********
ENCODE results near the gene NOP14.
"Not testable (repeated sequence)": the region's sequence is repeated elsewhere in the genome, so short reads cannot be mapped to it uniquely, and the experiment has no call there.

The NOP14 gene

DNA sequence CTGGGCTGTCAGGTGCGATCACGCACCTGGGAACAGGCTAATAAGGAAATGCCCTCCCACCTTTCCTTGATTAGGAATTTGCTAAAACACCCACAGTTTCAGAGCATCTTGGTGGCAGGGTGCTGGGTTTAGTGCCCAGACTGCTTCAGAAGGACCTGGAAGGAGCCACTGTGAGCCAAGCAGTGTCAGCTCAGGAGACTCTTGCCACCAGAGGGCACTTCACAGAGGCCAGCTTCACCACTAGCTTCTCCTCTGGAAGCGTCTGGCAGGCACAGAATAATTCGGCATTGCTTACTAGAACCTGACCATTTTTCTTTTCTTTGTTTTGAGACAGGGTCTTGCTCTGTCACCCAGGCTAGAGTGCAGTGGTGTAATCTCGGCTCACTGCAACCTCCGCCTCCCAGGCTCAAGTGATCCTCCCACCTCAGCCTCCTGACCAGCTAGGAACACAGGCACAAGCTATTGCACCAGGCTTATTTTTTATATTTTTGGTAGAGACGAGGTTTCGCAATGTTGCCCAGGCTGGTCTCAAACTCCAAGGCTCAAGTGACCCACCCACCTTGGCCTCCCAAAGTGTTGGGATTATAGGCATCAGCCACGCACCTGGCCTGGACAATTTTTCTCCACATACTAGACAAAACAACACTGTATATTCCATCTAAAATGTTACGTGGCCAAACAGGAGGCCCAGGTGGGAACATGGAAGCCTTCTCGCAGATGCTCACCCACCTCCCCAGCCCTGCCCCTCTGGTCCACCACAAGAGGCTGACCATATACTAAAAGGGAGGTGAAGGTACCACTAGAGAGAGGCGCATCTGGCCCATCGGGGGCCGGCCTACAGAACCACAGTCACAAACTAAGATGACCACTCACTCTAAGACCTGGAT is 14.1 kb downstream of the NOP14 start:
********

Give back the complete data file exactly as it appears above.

ENCODE results near the gene NOP14.
"Not testable (repeated sequence)": the region's sequence is repeated elsewhere in the genome, so short reads cannot be mapped to it uniquely, and the experiment has no call there.

The NOP14 gene

DNA sequence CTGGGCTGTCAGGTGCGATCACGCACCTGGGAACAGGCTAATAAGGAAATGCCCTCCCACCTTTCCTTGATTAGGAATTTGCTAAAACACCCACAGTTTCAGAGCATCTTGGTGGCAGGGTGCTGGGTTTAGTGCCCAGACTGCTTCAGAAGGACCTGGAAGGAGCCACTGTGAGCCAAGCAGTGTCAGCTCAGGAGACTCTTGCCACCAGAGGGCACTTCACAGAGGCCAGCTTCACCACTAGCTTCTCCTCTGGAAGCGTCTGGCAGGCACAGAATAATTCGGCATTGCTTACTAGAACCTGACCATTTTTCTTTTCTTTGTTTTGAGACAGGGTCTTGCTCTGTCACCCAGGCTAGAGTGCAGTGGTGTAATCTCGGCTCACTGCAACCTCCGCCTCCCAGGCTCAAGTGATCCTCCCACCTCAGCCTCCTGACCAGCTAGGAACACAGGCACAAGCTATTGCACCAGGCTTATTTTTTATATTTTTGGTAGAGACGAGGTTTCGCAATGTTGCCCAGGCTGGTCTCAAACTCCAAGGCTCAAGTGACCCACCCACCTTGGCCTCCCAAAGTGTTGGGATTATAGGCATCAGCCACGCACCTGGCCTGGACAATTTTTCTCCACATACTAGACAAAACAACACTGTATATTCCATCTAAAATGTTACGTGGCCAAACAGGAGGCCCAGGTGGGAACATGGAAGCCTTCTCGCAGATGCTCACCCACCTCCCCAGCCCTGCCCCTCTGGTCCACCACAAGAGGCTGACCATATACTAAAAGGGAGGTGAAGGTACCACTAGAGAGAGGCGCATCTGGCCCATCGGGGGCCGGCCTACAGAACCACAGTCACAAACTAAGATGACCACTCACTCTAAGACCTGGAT is 14.1 kb downstream of the NOP14 start: